Article Title



Peyton C. Thompson1, Natalie E. Bonvie-Hill2, Igor A. Fernandes2, Brian P. Shapiro2, Bryan J. Taylor, FACSM2. 1Duke University, Durham, NC. 2Mayo Clinic, Jacksonville, FL.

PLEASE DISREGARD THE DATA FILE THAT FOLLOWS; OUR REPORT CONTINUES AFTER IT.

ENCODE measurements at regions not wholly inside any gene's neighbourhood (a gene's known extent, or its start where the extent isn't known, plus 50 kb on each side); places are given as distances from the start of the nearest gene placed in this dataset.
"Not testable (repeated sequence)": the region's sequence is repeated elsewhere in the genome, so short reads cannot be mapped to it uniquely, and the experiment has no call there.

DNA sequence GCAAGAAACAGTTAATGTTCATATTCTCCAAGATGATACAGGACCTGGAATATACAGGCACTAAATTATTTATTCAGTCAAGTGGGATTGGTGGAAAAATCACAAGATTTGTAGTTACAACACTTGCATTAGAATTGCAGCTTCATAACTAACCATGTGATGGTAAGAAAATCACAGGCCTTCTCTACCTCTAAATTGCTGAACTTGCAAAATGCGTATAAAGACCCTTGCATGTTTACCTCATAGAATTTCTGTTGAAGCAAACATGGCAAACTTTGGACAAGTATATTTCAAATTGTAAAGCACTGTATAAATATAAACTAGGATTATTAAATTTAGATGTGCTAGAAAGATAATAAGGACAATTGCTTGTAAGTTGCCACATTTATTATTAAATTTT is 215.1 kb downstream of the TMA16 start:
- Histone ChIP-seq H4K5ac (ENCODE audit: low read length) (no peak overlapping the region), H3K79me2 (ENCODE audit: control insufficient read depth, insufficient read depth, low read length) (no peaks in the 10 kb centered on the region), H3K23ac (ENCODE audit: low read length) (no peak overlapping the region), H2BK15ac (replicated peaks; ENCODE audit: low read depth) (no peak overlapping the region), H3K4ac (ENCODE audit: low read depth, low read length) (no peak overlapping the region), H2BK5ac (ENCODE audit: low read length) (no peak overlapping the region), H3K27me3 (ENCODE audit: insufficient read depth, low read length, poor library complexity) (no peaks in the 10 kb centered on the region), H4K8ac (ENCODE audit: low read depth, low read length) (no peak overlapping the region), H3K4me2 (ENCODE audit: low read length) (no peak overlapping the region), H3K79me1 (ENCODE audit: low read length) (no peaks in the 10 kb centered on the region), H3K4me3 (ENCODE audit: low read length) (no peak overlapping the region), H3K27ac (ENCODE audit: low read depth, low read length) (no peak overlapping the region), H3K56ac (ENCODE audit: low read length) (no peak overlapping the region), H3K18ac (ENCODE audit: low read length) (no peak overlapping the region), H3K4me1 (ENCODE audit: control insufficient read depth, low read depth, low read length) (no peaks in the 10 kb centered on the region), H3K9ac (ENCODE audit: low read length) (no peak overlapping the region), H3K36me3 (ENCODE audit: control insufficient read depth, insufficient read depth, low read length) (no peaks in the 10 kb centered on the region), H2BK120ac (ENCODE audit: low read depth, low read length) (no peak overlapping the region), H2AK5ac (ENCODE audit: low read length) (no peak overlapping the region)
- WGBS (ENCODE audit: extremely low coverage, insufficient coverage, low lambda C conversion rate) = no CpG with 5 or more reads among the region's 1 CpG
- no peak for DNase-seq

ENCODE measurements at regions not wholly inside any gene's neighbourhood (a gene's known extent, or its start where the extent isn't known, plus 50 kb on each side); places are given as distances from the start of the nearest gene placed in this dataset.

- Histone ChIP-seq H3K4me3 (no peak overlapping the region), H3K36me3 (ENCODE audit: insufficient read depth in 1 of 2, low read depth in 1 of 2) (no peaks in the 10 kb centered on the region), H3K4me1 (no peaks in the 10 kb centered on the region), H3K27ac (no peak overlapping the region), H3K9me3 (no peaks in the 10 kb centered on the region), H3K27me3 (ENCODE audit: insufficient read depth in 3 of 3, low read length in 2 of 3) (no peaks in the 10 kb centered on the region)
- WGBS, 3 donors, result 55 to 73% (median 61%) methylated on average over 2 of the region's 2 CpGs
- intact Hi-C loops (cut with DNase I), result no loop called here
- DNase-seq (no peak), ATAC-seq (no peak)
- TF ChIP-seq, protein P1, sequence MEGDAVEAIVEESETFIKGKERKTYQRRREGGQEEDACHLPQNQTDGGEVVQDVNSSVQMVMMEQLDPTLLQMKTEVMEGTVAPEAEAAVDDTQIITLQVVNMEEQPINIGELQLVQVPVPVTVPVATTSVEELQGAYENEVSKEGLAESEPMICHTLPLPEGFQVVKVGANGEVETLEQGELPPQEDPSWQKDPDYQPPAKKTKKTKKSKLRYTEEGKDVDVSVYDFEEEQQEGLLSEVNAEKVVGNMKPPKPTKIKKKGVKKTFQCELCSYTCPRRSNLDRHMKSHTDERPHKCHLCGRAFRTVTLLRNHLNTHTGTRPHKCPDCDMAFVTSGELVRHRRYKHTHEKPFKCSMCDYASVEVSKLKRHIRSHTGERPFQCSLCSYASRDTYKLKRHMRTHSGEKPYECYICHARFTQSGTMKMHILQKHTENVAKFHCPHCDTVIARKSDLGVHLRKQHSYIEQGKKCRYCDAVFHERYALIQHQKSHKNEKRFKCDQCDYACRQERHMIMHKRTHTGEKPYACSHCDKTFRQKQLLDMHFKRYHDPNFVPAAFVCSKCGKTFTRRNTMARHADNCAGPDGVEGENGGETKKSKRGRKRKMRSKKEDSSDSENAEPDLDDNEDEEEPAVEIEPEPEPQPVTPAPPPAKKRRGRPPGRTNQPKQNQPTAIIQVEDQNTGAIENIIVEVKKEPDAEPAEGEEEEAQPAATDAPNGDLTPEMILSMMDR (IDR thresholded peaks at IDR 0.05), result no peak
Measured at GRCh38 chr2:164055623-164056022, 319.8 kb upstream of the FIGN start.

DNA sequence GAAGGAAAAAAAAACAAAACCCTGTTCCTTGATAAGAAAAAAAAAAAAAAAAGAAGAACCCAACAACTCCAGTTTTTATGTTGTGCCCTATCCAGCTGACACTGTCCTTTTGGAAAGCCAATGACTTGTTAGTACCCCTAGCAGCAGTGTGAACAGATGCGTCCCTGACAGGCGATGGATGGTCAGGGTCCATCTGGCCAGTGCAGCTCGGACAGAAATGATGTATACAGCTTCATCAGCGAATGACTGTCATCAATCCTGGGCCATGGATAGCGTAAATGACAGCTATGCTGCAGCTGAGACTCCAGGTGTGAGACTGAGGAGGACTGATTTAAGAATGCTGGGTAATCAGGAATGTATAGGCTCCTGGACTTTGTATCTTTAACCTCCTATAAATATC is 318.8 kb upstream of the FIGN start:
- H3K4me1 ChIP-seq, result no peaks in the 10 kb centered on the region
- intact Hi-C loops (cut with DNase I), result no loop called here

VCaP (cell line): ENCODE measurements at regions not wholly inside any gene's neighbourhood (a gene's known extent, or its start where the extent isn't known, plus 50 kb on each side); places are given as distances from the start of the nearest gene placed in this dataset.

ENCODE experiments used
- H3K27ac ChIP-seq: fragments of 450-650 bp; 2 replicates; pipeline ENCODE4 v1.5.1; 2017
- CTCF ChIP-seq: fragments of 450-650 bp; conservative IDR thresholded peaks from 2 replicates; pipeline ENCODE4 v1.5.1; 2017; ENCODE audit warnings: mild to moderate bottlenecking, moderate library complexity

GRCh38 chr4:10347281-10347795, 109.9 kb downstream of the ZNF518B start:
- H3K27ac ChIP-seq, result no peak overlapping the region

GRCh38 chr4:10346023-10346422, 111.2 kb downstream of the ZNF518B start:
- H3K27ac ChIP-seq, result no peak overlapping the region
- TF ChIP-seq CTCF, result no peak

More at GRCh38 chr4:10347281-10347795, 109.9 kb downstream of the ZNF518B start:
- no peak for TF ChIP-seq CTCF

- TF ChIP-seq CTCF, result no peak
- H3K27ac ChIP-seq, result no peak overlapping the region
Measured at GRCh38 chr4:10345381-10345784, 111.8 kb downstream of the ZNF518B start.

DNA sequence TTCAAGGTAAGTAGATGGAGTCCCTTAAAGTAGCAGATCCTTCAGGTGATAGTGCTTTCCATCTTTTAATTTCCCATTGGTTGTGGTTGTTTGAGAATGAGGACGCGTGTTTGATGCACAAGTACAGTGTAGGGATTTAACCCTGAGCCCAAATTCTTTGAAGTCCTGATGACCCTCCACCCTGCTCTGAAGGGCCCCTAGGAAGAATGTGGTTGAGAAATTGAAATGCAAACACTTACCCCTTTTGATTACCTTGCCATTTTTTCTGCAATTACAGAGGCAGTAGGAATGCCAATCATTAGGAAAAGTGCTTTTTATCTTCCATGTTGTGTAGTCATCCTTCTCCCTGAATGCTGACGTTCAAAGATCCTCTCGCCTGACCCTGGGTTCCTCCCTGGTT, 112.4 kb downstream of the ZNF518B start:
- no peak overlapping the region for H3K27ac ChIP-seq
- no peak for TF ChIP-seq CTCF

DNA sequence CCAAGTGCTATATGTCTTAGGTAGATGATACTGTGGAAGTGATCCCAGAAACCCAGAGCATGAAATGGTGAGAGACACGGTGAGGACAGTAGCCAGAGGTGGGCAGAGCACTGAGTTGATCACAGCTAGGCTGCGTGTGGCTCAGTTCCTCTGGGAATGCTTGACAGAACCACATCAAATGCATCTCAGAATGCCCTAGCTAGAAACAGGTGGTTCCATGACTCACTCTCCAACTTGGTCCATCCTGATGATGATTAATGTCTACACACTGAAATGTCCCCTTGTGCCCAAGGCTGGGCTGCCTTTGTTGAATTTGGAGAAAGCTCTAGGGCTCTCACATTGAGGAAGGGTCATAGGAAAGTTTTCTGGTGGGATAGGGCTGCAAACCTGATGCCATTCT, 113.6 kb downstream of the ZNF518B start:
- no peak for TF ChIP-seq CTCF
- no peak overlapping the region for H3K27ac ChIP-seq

BACKGROUND: Up to 40% of people infected with severe acute respiratory syndrome coronavirus 2 (SARS-CoV-2) develop long COVID, defined as COVID-19 sequalae (e.g., fatigue, dyspnea, chest tightness, exertional intolerance) persisting >12 weeks. Cardiopulmonary exercise testing (CPET) is often used as first-line assessment when investigating the possible causes of dyspnea and exertional intolerance. PURPOSE: To investigate the potential causes of exercise limitation in people with long COVID by characterizing the pulmonary and cardiometabolic responses to CPET. METHODS: Twenty adults (13 females; 40±11 y) with a diagnosis of long COVID participated. Following comprehensive pulmonary function assessment, a maximal CPET was performed on a motorized treadmill. Peak oxygen uptake (V̇O2peak) was measured as exercise capacity. Heart rate (HR), carbon dioxide production (V̇CO2), and minute ventilation (V̇E), and derived variables including O2 pulse (V̇O2/HR), chronotropic index (CI), respiratory exchange ratio (RER), and ventilatory efficiency (V̇E/V̇CO2) were measured during each CPET. Anaerobic threshold (AT) was inferred from gas exchange threshold (GET). RESULTS: There was inter-individual heterogeneity in V̇O2peak (103±25% predicted [%p], range 76 to 188%p). We subdivided our population into group groups: 1) ‘low’ V̇O2peak (<85% predicted, 80±3%p; n=6) and 2) ‘normal’ V̇O2peak (≥85% predicted, 113±24%p; n=14). Indices of lung function tended to be lower in the low V̇O2peak group, but there was no relationship between forced expiratory volume in 1 s, forced vital capacity, or total lung capacity and V̇O2peak across the entire cohort (all r≤0.35, P≥0.41). Peak HR (95±10 vs 96±7%p), O2pulse (13±4 vs. 14±5%p), and RER (1.15±0.11 vs. 1.16±0.08), and CI (0.91±0.20 vs. 0.94±0.11) were not different between the ‘low’ vs. ‘normal’ V̇O2peak groups (all P≥0.59). Neither V̇E/V̇CO2 nadir (27±2 vs. 27±3, P=0.83) nor GET were different between the two groups. CONCLUSIONS: Some but not all people with long COVID have decreased exercise capacity (V̇O2peak <85% predicted). The pulmonary and cardiometabolic responses to CPET were not different in people with a ‘low’ vs. ‘normal’ V̇O2peak. In general, the cardiopulmonary responses to CPET were normal across our cohort. We suggest that decreased exercise capacity in people with long COVID may occur due to residual physical deconditioning, which may improve with regular exercise.

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